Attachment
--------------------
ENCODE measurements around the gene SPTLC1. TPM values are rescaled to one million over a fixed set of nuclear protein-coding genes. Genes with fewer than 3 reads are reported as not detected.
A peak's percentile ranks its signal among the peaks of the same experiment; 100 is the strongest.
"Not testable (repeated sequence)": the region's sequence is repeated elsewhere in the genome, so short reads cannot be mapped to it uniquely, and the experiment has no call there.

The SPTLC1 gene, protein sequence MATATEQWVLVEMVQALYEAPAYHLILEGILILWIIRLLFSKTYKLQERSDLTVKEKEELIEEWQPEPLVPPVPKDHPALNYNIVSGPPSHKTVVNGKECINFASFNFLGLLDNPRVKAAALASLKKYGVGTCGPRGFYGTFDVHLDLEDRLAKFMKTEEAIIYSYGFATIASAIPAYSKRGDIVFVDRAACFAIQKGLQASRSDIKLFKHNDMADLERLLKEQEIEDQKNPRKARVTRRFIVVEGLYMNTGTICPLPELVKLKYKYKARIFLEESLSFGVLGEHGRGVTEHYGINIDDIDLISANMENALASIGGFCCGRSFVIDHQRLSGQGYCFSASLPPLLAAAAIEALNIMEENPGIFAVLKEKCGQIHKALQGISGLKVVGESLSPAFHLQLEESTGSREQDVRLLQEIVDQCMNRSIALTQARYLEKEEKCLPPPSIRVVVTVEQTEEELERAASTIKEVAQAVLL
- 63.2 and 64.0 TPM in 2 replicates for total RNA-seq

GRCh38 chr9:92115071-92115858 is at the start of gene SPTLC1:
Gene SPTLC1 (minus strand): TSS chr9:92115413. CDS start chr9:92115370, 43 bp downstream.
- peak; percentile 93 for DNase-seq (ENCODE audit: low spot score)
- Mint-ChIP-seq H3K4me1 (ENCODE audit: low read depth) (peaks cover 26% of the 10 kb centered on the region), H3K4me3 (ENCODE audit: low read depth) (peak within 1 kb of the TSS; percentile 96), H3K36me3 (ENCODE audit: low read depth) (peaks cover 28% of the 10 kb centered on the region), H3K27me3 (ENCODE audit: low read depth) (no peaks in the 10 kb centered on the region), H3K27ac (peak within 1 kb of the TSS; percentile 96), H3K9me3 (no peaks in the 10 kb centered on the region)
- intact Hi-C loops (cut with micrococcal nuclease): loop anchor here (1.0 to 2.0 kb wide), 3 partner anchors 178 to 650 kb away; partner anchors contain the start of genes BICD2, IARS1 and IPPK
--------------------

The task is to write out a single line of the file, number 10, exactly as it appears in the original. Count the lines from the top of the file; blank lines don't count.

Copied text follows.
- intact Hi-C loops (cut with micrococcal nuclease): loop anchor here (1.0 to 2.0 kb wide), 3 partner anchors 178 to 650 kb away; partner anchors contain the start of genes BICD2, IARS1 and IPPK